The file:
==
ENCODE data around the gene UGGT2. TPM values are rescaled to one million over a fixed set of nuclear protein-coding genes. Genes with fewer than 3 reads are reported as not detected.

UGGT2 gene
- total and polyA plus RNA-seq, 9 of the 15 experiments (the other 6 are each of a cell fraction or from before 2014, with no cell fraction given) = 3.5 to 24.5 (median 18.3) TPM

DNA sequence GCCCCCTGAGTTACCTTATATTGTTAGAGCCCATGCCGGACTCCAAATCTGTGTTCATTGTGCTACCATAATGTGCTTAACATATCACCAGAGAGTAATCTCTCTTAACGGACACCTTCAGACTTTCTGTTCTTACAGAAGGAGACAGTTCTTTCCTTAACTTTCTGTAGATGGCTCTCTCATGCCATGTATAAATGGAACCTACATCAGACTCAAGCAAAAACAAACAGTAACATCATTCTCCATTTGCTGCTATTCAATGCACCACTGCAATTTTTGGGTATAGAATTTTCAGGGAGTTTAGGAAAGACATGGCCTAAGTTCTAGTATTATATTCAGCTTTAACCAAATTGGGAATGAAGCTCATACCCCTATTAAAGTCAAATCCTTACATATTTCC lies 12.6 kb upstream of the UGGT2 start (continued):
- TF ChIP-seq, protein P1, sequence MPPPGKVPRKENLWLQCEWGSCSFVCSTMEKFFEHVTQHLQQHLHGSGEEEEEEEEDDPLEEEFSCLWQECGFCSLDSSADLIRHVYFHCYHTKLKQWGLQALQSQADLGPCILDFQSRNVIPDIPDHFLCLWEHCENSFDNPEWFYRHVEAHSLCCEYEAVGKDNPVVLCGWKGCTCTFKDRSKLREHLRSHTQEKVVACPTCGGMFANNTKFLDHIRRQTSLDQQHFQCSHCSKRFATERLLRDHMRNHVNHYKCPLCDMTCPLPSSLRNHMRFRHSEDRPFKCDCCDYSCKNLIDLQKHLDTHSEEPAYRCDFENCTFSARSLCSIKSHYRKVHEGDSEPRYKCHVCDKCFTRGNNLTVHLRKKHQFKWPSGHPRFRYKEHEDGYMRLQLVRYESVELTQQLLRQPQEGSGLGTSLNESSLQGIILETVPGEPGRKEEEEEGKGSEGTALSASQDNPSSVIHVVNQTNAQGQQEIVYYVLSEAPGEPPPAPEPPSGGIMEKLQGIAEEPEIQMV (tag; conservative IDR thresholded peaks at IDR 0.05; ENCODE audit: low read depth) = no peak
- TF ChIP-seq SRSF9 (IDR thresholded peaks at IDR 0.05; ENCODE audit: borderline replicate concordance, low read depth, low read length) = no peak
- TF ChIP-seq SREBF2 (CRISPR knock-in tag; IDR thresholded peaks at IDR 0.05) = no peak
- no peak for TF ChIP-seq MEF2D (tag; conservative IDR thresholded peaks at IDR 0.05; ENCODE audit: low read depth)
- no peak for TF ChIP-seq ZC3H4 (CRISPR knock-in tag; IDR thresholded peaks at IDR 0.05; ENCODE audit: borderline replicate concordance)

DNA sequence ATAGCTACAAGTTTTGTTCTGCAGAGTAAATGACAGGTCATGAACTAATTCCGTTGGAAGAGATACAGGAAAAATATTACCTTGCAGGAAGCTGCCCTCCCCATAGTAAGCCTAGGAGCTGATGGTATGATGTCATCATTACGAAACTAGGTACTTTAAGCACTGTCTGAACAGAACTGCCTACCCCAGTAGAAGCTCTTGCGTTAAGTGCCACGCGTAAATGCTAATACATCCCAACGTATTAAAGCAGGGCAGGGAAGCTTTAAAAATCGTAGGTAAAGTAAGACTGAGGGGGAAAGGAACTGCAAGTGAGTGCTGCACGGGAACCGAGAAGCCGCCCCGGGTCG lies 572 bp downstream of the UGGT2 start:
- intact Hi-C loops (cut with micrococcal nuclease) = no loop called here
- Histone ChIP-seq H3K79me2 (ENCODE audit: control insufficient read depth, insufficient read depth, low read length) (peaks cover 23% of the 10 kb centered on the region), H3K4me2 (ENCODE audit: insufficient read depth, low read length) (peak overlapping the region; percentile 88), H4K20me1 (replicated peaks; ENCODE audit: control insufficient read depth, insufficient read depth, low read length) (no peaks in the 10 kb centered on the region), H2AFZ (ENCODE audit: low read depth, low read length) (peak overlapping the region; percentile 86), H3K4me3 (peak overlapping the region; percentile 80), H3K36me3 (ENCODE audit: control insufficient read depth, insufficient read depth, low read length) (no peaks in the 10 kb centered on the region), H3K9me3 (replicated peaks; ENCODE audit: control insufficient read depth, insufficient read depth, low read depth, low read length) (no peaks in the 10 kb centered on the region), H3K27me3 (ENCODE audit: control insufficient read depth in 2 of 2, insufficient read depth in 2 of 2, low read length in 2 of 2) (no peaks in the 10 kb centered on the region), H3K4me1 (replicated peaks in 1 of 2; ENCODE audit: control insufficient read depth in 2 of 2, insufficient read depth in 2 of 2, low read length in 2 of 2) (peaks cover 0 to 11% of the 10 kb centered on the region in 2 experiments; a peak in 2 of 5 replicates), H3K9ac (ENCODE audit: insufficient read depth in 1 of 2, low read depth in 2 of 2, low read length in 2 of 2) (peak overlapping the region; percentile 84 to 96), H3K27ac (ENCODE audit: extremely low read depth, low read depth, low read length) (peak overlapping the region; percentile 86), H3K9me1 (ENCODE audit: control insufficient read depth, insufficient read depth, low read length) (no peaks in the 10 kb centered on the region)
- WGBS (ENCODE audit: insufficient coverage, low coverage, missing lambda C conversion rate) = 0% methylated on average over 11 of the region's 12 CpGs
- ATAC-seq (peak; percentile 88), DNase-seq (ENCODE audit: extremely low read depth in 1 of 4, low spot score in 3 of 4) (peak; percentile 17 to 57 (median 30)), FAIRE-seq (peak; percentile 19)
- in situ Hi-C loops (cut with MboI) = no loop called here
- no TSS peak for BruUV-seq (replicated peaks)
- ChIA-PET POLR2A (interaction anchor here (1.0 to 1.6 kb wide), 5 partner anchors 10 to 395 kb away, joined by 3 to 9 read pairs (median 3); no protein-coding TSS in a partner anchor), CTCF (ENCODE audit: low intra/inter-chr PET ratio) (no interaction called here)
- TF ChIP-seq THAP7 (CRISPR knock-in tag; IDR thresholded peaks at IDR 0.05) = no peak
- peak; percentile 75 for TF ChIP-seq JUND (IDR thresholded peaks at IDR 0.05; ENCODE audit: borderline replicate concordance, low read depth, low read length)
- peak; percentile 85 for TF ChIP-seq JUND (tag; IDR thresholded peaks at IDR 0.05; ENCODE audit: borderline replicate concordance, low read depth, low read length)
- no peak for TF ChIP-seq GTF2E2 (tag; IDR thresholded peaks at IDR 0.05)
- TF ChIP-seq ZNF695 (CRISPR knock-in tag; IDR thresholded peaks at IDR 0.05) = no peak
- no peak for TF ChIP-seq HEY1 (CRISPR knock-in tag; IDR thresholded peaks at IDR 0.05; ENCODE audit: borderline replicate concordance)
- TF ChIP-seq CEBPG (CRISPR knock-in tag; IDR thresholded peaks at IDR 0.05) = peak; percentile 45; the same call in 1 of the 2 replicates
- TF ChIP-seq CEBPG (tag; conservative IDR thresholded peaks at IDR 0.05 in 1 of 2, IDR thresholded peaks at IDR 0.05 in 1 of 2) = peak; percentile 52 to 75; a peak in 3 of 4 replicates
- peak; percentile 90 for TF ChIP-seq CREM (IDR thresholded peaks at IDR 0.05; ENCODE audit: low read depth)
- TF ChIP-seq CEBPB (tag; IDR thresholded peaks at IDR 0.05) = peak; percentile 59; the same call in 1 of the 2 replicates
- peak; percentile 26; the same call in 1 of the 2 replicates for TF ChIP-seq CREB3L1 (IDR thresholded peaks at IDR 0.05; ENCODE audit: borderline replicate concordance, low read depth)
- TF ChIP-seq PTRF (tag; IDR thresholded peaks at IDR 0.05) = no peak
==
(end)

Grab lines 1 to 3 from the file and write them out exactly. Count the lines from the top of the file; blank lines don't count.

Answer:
ENCODE data around the gene UGGT2. TPM values are rescaled to one million over a fixed set of nuclear protein-coding genes. Genes with fewer than 3 reads are reported as not detected.

UGGT2 gene
- total and polyA plus RNA-seq, 9 of the 15 experiments (the other 6 are each of a cell fraction or from before 2014, with no cell fraction given) = 3.5 to 24.5 (median 18.3) TPM